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Home > Food> Discover > Yellow peas get a food-tech makeover to create faux meat

Yellow peas get a food-tech makeover to create faux meat

The goal is to come up with better-tasting and higher-protein ingredients to sell into the plant-based food markets

Demand for yellow peas set to rise as plant-based diets boom. (Alesia Kozik, Pexels)
Demand for yellow peas set to rise as plant-based diets boom. (Alesia Kozik, Pexels)

The yellow pea -- a U.S. legume that’s gone from feeding World World II soldiers to a lead role in the faux-meat boom -- is long due for a makeover.

That’s according to Benson Hill Inc., a food-technology startup that’s unveiling a plan to create proprietary, non-genetically modified and traceable yellow peas. Through AI technology and working with farmers, the company aims to be ready to go to market with revamped peas in three to five years, Chief Executive Officer Matt Crisp said in an interview.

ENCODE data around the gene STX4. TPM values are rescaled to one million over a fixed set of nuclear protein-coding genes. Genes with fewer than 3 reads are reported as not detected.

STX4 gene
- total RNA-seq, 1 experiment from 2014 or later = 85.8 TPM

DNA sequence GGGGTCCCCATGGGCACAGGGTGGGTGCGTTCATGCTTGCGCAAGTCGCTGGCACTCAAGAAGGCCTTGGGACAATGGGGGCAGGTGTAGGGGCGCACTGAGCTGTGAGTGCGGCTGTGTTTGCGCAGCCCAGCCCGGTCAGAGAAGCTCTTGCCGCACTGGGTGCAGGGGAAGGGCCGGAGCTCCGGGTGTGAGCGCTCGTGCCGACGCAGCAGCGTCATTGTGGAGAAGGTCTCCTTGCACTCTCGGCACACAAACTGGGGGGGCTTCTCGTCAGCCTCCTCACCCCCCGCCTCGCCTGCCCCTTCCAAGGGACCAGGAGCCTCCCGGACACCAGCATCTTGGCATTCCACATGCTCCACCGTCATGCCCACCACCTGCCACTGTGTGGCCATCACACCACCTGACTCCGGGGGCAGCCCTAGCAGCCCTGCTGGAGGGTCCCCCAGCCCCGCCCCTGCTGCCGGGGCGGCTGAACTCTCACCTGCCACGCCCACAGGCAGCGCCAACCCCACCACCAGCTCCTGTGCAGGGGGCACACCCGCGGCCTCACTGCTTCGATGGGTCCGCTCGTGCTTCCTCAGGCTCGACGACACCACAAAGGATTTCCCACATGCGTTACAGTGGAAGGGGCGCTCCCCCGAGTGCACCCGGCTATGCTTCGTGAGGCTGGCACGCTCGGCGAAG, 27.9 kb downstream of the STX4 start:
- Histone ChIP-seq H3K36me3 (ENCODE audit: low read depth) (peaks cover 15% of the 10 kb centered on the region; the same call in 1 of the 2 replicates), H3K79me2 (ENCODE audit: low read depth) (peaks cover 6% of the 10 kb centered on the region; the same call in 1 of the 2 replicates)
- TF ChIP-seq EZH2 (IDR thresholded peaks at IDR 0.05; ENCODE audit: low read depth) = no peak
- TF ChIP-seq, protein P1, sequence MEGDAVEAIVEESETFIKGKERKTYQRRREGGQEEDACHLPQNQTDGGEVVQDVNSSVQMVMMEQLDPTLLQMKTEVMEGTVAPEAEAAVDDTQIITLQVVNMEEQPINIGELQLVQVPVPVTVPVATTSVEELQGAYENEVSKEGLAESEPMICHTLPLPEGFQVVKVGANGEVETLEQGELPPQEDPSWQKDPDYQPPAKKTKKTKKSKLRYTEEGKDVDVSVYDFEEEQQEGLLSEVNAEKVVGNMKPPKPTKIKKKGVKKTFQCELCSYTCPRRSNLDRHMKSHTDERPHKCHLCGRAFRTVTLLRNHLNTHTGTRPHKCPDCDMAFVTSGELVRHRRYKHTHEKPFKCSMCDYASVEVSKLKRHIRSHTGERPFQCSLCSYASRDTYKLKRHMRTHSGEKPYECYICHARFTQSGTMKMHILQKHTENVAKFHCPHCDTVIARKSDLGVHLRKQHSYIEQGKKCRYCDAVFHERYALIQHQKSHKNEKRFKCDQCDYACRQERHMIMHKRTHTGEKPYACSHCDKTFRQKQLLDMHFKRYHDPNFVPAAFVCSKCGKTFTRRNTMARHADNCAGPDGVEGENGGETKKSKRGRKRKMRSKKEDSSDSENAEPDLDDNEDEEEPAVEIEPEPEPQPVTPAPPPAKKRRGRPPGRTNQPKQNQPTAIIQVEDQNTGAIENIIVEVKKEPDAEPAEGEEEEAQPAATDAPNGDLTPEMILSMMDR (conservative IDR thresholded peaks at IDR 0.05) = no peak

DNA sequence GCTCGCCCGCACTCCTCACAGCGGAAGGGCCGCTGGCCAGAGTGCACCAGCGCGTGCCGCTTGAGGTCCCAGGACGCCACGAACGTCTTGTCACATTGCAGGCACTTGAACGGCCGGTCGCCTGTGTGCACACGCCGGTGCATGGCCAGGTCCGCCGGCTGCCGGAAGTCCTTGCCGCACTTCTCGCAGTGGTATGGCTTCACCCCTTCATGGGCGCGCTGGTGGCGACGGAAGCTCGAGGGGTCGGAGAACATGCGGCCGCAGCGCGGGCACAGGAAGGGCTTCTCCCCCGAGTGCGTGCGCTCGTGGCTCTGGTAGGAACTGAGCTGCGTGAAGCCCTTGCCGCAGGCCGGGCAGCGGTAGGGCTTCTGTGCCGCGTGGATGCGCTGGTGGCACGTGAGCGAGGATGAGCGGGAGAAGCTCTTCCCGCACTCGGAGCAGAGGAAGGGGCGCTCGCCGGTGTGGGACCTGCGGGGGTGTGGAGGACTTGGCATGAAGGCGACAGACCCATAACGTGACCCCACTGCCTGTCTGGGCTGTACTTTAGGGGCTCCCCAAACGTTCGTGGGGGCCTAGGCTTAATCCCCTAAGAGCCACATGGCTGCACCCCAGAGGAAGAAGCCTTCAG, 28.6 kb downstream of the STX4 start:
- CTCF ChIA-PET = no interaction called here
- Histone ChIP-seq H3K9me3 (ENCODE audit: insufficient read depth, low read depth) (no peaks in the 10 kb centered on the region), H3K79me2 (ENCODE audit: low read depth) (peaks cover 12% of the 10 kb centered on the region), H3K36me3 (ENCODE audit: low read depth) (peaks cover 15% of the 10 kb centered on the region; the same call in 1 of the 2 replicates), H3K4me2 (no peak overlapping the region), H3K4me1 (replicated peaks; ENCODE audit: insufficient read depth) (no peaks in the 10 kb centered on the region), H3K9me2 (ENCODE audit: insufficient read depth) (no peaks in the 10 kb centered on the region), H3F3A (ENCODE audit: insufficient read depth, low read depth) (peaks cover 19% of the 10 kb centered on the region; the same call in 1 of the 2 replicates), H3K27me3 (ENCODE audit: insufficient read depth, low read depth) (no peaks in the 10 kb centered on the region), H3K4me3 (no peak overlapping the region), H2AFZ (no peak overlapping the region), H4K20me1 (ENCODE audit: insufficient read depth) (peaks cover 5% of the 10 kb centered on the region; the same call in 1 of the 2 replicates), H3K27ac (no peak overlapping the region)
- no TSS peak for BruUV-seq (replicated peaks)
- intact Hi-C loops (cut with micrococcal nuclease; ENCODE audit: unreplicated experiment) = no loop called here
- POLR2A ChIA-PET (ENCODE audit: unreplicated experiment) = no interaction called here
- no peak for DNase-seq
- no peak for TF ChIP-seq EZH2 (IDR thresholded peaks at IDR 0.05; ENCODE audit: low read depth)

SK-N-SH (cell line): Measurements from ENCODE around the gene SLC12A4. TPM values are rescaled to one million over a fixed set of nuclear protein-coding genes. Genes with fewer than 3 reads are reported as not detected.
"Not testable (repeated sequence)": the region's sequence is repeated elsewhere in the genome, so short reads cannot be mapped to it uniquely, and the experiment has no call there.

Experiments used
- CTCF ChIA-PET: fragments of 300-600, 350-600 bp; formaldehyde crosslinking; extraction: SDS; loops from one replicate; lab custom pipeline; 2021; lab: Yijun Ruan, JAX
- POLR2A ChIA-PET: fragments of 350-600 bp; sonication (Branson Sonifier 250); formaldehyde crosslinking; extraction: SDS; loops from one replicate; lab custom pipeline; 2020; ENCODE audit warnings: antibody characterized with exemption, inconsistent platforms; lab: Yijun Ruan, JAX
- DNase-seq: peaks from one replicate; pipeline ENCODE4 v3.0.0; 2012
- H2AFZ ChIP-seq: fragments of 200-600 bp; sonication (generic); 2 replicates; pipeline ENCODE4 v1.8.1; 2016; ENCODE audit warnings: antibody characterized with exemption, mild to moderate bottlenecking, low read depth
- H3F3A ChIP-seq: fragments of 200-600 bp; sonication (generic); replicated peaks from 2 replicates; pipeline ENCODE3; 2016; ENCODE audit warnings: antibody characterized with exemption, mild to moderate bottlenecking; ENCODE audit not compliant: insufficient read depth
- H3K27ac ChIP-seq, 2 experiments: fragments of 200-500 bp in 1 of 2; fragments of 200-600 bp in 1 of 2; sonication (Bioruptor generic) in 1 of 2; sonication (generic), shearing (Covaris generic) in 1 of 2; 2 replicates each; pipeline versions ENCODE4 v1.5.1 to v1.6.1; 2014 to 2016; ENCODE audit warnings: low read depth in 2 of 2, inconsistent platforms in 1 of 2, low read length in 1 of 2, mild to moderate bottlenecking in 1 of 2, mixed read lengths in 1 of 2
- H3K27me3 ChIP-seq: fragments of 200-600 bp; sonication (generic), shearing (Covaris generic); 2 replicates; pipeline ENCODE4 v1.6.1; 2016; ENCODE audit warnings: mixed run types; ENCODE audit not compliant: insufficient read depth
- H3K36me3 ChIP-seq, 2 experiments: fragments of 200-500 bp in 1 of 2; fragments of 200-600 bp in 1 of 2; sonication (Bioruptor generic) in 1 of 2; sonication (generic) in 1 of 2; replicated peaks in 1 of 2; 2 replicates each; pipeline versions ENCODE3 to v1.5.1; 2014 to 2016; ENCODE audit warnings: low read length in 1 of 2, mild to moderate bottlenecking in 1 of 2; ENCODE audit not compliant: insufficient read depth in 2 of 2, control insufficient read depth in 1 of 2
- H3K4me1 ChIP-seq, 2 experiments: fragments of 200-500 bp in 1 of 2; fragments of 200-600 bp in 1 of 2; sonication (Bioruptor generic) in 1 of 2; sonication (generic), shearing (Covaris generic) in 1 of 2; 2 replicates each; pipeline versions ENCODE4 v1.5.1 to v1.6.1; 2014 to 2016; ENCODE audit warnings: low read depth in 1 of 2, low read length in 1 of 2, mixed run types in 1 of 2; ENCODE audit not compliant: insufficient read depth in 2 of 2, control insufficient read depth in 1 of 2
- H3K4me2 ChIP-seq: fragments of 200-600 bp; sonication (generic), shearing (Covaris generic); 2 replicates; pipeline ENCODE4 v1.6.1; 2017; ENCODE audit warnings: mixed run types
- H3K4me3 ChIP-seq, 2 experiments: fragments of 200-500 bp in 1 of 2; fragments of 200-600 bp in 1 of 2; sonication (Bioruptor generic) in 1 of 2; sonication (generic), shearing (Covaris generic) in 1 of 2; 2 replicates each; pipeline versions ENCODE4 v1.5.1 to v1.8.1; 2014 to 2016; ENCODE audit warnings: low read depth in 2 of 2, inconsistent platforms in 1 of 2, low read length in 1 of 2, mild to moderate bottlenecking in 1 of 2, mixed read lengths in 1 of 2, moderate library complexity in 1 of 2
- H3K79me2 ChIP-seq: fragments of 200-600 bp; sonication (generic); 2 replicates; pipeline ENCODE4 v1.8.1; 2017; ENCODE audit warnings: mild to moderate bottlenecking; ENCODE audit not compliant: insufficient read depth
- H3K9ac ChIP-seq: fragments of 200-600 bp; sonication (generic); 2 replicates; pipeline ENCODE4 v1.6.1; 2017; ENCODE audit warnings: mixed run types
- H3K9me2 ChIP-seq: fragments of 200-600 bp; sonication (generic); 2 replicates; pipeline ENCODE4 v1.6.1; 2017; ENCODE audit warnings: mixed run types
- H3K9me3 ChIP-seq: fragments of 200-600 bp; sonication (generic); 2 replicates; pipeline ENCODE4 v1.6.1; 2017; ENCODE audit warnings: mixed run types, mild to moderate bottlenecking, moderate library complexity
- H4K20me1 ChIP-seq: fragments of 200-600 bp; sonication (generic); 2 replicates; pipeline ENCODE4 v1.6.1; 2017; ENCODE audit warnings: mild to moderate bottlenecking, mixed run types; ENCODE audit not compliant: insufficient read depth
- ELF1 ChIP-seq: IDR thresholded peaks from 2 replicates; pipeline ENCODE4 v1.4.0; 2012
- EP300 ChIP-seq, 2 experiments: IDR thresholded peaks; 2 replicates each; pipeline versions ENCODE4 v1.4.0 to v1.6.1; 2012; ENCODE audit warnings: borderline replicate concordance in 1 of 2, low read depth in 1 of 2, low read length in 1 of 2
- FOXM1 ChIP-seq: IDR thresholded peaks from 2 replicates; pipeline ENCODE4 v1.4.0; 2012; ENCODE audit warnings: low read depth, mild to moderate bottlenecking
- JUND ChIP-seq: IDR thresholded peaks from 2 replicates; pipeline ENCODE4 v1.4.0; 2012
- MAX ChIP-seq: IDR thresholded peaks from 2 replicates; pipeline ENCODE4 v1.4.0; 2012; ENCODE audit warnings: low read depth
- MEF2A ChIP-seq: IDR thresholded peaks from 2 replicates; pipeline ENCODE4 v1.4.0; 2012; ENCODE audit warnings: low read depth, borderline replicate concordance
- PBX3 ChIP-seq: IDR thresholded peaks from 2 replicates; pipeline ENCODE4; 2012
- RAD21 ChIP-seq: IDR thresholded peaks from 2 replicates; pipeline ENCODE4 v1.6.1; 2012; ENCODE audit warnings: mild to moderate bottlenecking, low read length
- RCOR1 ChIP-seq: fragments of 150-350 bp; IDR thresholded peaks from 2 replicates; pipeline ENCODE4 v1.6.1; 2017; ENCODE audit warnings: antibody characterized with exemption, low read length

Also read | What is the recipe for plant-based 'meats'?

The goal is to come up with better-tasting and higher-protein ingredients to sell into the plant-based food markets for both humans and their pets. Yellow pea is the fastest-growing source of protein for such meat alternatives, a market expected to be worth $140 billion globally by 2029, up from $14 billion in 2019.

Benson Hill, which is set to go public later this quarter, is striving to boost yellow-pea protein from 20%-25% to more than 30%. That would help reduce water- and energy-intensive processing, Crisp said. Improving taste could mean less sodium needed to mask “off-putting” flavors.

Also read | Can plant-based diets help you fight covid?

U.S. yellow- and green-pea production spiked during World War II, when the beans were heavily used to feed American soldiers worldwide. Output plateaued from around 1948 until the early 2000s, when demand for plant-based food and beverages began to soar, said Tim McGreevy, CEO of the USA Dry Pea & Lentil Council in Idaho.

“With innovation and the focus on climate-friendly foods, I think we are going to see increased demand for these crops,” McGreevy said.

In the pandemic, there has been a greater shift to plant-based diets driven by climate and hygiene concerns which has given rise to flexitarian diets, and this could be the way forward.

The story has been lightly edited for style.

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